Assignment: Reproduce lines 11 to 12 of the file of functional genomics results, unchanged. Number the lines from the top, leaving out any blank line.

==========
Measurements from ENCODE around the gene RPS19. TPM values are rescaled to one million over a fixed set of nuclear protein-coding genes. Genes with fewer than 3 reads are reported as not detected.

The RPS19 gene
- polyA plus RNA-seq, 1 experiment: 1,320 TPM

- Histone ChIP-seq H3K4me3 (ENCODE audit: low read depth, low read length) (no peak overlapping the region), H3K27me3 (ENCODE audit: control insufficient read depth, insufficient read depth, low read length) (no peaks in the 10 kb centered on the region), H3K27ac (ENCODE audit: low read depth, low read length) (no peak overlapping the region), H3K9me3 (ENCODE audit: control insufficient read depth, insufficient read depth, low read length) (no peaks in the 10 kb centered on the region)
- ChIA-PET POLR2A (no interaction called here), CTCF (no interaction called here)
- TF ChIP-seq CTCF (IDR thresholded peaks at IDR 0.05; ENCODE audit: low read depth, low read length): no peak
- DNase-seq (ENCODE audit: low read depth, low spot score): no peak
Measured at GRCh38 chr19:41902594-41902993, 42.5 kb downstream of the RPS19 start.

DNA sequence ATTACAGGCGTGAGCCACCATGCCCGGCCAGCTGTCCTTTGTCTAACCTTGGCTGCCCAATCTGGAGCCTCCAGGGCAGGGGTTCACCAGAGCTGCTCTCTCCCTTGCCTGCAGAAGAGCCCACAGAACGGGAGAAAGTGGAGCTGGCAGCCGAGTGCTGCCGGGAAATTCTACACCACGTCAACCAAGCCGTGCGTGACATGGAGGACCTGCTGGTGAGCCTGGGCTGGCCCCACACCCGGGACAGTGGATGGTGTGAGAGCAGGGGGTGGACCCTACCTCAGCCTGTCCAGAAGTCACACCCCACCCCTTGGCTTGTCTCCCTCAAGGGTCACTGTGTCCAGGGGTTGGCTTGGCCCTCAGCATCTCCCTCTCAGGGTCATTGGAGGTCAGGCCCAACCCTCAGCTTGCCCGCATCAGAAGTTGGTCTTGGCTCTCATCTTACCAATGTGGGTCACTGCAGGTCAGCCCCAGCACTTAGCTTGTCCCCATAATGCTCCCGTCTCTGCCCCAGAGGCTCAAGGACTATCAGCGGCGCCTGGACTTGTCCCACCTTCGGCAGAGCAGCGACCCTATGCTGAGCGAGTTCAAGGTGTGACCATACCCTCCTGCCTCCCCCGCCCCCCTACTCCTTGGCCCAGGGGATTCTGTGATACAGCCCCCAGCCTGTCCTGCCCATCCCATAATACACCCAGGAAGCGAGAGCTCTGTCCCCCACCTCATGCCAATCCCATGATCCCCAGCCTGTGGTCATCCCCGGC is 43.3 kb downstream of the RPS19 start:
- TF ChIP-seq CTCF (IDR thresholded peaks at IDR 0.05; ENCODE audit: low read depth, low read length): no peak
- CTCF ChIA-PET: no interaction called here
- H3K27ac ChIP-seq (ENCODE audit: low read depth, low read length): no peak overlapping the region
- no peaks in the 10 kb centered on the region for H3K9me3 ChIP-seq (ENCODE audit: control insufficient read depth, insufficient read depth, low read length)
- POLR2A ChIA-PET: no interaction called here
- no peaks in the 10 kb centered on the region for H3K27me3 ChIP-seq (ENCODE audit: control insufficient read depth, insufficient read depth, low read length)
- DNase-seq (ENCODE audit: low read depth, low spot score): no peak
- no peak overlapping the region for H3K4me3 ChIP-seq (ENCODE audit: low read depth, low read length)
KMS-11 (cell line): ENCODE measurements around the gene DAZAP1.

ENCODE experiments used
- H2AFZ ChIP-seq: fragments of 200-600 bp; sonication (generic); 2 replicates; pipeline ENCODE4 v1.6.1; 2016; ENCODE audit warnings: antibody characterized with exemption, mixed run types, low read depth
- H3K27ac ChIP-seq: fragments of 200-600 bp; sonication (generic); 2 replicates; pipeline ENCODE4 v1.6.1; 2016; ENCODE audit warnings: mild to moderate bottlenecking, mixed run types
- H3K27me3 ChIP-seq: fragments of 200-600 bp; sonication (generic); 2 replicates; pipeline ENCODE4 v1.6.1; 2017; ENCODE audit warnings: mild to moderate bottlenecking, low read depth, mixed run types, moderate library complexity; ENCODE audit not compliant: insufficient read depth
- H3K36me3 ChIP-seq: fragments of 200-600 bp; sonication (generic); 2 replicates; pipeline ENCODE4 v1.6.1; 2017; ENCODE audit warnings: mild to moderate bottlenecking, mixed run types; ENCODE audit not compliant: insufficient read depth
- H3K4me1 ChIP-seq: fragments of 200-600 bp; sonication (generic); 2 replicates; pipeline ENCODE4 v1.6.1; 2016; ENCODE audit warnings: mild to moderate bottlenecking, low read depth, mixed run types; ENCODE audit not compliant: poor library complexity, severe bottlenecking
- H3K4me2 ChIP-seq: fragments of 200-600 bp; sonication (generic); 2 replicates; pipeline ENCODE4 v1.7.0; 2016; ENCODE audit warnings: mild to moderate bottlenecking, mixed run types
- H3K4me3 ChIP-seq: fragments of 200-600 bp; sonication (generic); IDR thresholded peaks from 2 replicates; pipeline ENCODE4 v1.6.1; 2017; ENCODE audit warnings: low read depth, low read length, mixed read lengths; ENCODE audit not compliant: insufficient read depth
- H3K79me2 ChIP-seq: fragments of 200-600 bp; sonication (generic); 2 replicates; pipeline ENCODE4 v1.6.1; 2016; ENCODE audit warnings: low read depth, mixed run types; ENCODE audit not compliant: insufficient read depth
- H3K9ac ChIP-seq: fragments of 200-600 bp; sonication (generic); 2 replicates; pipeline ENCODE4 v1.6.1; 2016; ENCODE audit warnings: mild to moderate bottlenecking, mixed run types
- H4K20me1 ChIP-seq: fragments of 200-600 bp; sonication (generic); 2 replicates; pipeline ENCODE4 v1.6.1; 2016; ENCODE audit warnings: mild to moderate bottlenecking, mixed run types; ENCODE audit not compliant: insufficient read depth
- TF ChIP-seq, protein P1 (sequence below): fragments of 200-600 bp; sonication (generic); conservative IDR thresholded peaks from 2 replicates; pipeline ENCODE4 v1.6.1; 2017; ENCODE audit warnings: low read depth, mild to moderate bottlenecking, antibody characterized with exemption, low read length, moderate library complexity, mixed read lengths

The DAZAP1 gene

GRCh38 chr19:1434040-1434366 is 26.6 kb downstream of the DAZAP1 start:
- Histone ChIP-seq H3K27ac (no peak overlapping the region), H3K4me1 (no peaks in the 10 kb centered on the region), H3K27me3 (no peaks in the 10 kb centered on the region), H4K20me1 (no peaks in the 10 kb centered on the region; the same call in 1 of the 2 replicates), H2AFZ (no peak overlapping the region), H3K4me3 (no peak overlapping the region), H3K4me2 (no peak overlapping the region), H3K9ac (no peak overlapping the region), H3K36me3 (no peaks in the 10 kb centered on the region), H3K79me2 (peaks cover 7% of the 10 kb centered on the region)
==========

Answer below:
- CTCF ChIA-PET: no interaction called here
- H3K27ac ChIP-seq (ENCODE audit: low read depth, low read length): no peak overlapping the region